African penguin: South African conservationists take legal action to save endangered species

Every year there are fewer African penguins and soon there may be none at all. Scientists say that the species is declining by around 8% every year.

As the ocean swells around the rocky shore of South Africa's Betty's Bay, penguins hop along the waterline, calling to one another in short raspy barks.

They are endearingly comical as they totter about but Alistair McInnes looks worried.

“This one near the water is quite skinny. You can see it hasn’t got much fat on it.”

Dr McInnes, a seabird conservationist for BirdLife South Africa, is part of the team monitoring the country’s dwindling penguin colonies.

The African penguin – which is native to South Africa and Namibia - has lost 99% of its population over the last century.

“If the current rates of decline persist into the near future we could see the extinction of the species within our lifetime by 2035, so the situation is extremely urgent,” Dr McInnes warns.

This is why BirdLife South Africa and the Southern African Foundation for the Conservation of Coastal Birds (Sanccob) are taking legal action against the government in the first case of its kind in South Africa.

Ministers have failed to adequately protect the endangered species, they argue.

“We cannot let a species go extinct on our watch,” says Kate Handley from the Biodiversity Law Centre, which represents the groups. She adds that the government is constitutionally obliged to prevent such a scenario.

It is estimated that there are now just 8,750 breeding pairs left in the country.

The penguins draw tourists from all over the world who come to see the short, stocky birds with the distinctive black stripe running down the side of their bodies.

They seem unfazed by the people taking their pictures but, as they preen in the sunshine or watch over their eggs, they face a precarious existence.

They are vulnerable to natural predators - seals and certain types of gull.

But the real enemies are human beings.

The now-discontinued practice of harvesting guano (accumulated bird droppings into which penguins would dig their burrows) damaged their habitat.

Climate change is exacerbating the problem - storms and flooding endanger their colonies and it is becoming harder for the birds to access food as ocean currents and temperatures shift.

And the sardines and anchovies on which the penguins depend are also a valuable commodity for the commercial fishing industry.

The South African government has tried to restrict the activities of so-called purse seine fishing vessels, which use large nets to catch great shoals of fish.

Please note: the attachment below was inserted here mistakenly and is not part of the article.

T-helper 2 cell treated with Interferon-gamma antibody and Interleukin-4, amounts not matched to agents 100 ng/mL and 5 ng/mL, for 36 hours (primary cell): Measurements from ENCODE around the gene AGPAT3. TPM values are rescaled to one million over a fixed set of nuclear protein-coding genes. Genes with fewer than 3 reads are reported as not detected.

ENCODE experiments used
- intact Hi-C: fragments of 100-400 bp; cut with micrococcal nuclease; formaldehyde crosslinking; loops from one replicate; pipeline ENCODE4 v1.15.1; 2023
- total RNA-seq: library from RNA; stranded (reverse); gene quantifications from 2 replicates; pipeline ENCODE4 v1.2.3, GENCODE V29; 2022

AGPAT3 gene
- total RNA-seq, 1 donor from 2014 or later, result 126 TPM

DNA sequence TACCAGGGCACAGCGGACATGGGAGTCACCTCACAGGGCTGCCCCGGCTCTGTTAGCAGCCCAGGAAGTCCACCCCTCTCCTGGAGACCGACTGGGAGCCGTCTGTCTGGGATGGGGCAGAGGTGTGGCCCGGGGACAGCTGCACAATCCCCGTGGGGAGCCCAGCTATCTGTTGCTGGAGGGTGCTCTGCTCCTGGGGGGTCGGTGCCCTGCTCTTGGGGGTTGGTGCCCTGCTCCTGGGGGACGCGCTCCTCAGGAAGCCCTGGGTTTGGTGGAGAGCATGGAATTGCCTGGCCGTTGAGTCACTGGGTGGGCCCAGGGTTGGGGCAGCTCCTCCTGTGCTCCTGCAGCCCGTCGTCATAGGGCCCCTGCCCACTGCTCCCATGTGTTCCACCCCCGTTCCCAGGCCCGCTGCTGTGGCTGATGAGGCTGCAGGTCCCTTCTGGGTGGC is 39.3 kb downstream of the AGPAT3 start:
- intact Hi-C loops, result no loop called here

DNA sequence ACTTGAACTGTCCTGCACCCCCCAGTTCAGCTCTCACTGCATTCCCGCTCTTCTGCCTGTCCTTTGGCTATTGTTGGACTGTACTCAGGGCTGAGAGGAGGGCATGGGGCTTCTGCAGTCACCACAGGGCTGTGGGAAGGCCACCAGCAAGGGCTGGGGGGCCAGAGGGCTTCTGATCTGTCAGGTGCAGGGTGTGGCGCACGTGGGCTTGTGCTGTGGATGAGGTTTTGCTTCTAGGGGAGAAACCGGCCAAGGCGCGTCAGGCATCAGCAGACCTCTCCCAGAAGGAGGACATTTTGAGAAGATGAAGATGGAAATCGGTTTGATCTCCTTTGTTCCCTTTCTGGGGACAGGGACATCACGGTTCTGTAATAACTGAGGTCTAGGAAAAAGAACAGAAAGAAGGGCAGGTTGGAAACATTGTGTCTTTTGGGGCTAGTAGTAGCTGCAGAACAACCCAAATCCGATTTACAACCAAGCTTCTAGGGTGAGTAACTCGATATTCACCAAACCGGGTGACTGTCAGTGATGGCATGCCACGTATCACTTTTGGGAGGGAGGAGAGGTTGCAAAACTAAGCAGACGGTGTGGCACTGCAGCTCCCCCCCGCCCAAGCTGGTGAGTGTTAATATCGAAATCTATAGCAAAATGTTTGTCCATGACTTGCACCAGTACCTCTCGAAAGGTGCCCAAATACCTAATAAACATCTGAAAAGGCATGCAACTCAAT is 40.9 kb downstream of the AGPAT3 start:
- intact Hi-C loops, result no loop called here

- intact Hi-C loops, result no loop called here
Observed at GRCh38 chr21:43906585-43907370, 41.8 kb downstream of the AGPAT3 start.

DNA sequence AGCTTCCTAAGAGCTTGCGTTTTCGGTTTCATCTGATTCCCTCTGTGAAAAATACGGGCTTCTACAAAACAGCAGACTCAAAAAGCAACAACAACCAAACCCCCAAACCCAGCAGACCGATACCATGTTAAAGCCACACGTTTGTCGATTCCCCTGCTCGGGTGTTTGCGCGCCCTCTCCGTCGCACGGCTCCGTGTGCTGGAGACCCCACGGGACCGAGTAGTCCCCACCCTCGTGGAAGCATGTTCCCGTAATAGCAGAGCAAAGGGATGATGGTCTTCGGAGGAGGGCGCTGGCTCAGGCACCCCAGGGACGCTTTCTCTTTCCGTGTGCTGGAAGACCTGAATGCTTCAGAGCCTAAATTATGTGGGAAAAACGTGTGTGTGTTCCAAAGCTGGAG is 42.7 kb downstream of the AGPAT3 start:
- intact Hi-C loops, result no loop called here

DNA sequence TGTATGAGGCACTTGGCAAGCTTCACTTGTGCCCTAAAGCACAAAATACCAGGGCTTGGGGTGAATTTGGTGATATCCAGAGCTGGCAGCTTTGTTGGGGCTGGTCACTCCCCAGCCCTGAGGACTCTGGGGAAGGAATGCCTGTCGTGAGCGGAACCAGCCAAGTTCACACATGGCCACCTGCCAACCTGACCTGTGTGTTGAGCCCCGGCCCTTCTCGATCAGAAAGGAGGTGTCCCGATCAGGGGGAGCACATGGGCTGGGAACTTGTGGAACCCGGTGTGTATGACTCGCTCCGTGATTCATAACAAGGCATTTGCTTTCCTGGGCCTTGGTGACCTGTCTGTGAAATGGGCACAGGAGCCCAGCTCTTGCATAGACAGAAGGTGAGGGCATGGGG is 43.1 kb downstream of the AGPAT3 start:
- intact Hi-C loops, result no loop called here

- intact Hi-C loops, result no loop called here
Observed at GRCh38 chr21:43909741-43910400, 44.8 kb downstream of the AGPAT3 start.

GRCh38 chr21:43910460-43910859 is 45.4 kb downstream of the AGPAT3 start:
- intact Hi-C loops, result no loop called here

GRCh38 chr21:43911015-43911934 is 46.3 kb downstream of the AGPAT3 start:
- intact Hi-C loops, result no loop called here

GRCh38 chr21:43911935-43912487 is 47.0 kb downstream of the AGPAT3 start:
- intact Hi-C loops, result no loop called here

It is a volatile issue here.

Over the last 15 years there have been experimental closures of fishing grounds, protracted negotiations between the fishing industry and conservationists and input from an independent panel of international experts.

But penguin numbers are still declining.

BirdLife South Africa and Sanccob argue that current closures – under which fishing is prohibited around some colonies – are neither extensive enough nor in the right locations to fully protect the penguin population.

Their lawyers are demanding the immediate implementation of “biologically meaningful” closures.

But at the small harbours along the coast, as men unload their catch before heading back out to sea, there is concern and anger.

People here reject – fiercely - the accusation that they are to blame.

“We’re a fraction of the problem,” says Shamera Daniels, deputy chair of the South African Pelagic Fishing Industry Association, which represents many of those fishermen.

“There’s predation - seals, sharks. We’ve got oil and gas exploration, noise pollution.”

The current restrictions, she adds, have already cost the industry millions of dollars and hundreds of jobs. Further closures would, she warns, inflict more pain on an industry upon which many here rely.

A potentially painful and lengthy legal process lies ahead.

Conservation lawyer Ms Handley acknowledges that the decision to go to court was not taken lightly but that time is running out.

“Every incremental step towards trying to save the African penguin is something that we must undertake no matter how slim the chances may seem of actually getting this court hearing in time to actually have a biologically meaningful benefit for penguins,” she says.

It is not yet clear when a first hearing might be scheduled. The South African government will not yet comment publicly about the case.

But it may, some fear, already be too late for Africa’s dying breed.